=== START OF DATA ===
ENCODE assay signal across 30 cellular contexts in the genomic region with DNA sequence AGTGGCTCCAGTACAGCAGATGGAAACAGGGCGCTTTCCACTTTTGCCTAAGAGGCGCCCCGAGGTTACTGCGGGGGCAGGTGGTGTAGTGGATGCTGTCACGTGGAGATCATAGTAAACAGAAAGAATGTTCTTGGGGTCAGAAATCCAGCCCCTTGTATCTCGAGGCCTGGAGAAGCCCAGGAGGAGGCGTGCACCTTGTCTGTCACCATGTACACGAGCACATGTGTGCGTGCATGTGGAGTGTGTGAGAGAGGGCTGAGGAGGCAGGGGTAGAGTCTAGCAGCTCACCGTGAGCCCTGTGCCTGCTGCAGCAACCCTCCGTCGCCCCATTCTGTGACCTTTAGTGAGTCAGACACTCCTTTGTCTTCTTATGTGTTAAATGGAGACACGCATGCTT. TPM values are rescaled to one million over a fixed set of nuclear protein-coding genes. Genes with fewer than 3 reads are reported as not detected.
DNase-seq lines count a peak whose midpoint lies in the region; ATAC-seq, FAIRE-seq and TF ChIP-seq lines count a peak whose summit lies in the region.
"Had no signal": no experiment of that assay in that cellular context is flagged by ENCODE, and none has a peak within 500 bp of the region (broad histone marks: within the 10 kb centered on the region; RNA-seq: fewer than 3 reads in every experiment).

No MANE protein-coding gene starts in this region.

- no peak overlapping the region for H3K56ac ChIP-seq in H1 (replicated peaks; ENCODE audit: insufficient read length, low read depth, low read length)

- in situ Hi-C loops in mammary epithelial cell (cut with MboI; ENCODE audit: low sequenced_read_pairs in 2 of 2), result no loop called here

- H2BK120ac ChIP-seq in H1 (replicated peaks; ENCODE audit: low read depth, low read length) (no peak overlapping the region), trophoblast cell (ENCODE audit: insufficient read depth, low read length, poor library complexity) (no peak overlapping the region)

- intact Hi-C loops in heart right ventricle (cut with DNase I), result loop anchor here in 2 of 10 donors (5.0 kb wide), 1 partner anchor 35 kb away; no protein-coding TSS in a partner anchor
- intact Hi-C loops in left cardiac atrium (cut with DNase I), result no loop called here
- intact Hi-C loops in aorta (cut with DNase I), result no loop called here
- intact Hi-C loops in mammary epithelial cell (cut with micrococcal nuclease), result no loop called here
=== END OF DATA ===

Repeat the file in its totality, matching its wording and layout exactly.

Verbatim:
ENCODE assay signal across 30 cellular contexts in the genomic region with DNA sequence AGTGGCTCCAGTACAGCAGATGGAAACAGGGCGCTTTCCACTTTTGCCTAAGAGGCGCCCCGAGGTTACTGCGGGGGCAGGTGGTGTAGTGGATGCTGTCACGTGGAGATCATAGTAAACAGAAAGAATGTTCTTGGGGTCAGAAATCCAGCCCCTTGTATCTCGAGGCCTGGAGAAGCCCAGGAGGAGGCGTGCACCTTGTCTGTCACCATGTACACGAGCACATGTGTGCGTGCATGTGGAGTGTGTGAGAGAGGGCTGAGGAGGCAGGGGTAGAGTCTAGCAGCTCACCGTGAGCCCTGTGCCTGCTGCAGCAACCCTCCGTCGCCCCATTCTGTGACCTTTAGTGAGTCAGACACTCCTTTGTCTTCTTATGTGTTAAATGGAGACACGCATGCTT. TPM values are rescaled to one million over a fixed set of nuclear protein-coding genes. Genes with fewer than 3 reads are reported as not detected.
DNase-seq lines count a peak whose midpoint lies in the region; ATAC-seq, FAIRE-seq and TF ChIP-seq lines count a peak whose summit lies in the region.
"Had no signal": no experiment of that assay in that cellular context is flagged by ENCODE, and none has a peak within 500 bp of the region (broad histone marks: within the 10 kb centered on the region; RNA-seq: fewer than 3 reads in every experiment).

No MANE protein-coding gene starts in this region.

- no peak overlapping the region for H3K56ac ChIP-seq in H1 (replicated peaks; ENCODE audit: insufficient read length, low read depth, low read length)

- in situ Hi-C loops in mammary epithelial cell (cut with MboI; ENCODE audit: low sequenced_read_pairs in 2 of 2), result no loop called here

- H2BK120ac ChIP-seq in H1 (replicated peaks; ENCODE audit: low read depth, low read length) (no peak overlapping the region), trophoblast cell (ENCODE audit: insufficient read depth, low read length, poor library complexity) (no peak overlapping the region)

- intact Hi-C loops in heart right ventricle (cut with DNase I), result loop anchor here in 2 of 10 donors (5.0 kb wide), 1 partner anchor 35 kb away; no protein-coding TSS in a partner anchor
- intact Hi-C loops in left cardiac atrium (cut with DNase I), result no loop called here
- intact Hi-C loops in aorta (cut with DNase I), result no loop called here
- intact Hi-C loops in mammary epithelial cell (cut with micrococcal nuclease), result no loop called here